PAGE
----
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Animal Watch: Be Aware, Appreciate Natural Ecosystem

Brian Greene holding snake

As you head outdoors during the spring and summer, bask in the beauty of the Ozarks. In the local area we are surrounded by many opportunities to get in touch with nature, by hiking, canoeing, camping and a myriad of other activities.

This is the first in a two part series looking at animals that surround us here in southwest Missouri.

Dr. Brian Greene, herpetologist at Missouri State University, explains his research, and his interest in snakes.

Often times snakes get a bad rap. They’re usually more frightened by you than you are of them, and you’ll most likely overlook them if you’re trekking through the woods, added Greene. He explained that there are four venomous species here in southwest Missouri, including two rattlesnakes.

In order to identify whether a snake is venomous or not, Greene says most of the features would require that you get close enough to touch. But Greene doesn’t think people should be too frightened. He studies the ecology of snakes, which encompasses pretty much any behavior of an animal in their natural environment.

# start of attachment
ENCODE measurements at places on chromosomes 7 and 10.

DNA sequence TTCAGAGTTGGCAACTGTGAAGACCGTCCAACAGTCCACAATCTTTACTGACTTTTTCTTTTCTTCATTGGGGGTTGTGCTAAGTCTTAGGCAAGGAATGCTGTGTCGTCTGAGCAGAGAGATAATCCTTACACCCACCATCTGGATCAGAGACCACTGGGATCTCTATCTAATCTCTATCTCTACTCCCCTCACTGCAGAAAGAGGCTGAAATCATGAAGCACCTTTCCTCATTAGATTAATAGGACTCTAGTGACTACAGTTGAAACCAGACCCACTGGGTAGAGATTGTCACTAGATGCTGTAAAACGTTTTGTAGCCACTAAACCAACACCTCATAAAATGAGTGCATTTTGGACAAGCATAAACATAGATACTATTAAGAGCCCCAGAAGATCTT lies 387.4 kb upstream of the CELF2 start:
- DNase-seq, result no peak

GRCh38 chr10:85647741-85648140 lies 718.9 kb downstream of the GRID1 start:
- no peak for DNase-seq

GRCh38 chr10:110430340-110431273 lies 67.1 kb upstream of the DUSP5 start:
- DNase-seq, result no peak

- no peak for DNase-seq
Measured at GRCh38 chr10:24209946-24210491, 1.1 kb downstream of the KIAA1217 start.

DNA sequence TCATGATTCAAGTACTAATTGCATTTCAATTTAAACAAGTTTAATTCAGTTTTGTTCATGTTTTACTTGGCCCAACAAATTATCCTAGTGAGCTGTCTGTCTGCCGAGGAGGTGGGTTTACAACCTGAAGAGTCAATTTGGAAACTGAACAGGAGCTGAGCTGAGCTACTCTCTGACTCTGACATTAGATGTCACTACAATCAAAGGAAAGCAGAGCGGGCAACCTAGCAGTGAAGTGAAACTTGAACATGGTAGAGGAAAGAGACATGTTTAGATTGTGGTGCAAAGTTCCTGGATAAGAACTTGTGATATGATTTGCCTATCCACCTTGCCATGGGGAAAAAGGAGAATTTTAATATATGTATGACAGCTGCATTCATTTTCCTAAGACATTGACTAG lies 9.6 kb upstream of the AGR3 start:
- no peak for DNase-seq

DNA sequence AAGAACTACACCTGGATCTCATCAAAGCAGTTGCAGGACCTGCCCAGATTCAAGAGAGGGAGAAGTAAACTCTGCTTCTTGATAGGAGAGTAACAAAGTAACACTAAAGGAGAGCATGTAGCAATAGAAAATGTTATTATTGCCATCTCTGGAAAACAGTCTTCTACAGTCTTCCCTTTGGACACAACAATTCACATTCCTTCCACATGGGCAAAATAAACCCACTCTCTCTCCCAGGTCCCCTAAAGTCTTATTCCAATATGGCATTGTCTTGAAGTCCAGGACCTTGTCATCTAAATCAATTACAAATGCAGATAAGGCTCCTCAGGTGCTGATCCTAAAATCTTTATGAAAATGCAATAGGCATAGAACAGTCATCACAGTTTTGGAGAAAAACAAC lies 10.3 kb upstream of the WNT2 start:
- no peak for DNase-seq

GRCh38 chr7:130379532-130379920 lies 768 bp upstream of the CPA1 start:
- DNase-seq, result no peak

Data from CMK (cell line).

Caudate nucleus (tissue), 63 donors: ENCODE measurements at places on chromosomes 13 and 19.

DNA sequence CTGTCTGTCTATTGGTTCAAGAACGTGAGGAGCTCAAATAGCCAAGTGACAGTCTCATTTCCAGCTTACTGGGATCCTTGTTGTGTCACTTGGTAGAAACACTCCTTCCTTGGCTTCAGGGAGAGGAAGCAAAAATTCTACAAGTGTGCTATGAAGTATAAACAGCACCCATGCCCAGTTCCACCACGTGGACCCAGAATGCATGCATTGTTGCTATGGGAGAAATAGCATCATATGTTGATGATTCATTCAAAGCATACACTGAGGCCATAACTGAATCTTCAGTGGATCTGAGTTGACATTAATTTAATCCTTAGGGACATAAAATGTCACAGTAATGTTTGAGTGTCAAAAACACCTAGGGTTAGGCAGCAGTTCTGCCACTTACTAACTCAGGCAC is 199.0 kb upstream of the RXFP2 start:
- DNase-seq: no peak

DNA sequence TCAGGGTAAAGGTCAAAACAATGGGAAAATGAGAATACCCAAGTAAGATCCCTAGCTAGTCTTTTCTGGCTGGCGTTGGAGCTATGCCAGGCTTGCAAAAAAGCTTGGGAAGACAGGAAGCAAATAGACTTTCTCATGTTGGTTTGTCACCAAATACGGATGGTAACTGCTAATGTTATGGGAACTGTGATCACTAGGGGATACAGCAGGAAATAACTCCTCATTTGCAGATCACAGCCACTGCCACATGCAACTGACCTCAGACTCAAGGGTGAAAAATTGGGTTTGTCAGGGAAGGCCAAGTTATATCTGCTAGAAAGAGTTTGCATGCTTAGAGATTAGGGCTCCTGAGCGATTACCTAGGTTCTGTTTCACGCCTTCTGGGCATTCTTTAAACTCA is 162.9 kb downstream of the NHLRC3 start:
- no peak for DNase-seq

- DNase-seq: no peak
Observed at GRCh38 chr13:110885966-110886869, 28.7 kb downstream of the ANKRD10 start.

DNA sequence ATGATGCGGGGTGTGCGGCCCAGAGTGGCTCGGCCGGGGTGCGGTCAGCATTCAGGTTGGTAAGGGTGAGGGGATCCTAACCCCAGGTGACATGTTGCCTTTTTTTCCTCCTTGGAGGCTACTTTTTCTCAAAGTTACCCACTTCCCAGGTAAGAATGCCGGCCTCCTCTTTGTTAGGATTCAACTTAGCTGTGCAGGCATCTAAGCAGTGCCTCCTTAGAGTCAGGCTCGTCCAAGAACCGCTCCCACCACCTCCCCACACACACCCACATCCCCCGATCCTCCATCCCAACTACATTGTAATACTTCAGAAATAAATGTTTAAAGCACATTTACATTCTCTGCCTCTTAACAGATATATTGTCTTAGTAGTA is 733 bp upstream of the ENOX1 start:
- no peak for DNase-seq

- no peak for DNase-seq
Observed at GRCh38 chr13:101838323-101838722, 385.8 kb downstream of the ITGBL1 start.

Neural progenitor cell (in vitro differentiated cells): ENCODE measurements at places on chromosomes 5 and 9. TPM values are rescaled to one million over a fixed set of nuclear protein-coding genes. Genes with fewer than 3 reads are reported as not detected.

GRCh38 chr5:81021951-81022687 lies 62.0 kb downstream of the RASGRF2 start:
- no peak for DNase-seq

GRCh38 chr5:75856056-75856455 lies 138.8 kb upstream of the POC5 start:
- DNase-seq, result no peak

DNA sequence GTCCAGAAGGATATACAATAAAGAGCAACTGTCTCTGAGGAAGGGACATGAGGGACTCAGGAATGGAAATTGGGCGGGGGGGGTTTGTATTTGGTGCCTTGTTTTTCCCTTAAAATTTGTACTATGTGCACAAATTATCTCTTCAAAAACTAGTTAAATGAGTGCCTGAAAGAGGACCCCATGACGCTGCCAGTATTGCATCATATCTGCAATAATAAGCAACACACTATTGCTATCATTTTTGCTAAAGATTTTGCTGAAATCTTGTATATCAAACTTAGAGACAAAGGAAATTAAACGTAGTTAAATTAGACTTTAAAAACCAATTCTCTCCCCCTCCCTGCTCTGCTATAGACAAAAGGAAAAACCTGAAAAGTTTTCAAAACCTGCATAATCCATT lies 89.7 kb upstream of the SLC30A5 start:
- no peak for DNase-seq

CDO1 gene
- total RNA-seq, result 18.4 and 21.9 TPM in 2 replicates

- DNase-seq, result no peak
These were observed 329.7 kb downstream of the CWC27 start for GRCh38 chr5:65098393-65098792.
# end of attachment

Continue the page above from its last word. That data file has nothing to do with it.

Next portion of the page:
One of his primary research subjects is the western cottonmouth, and recently, he’s made some interesting discoveries about the species.

Though people generally are fearful of snakes, Greene points out there are several thousand people a year bitten by snakes, and fewer than 10 deaths. On top of that, Greene said, snakes are great for research.

Nicki received a Bachelor of Science and a Master of Business Administration from Missouri State in marketing, in 2002 and 2004 respectively. After gaining experience in writing, marketing, special event planning, fundraising and public relations, she returned to the university to work in the office of strategic communication. There she tells the university’s story by sharing the stories of individuals at Missouri State.
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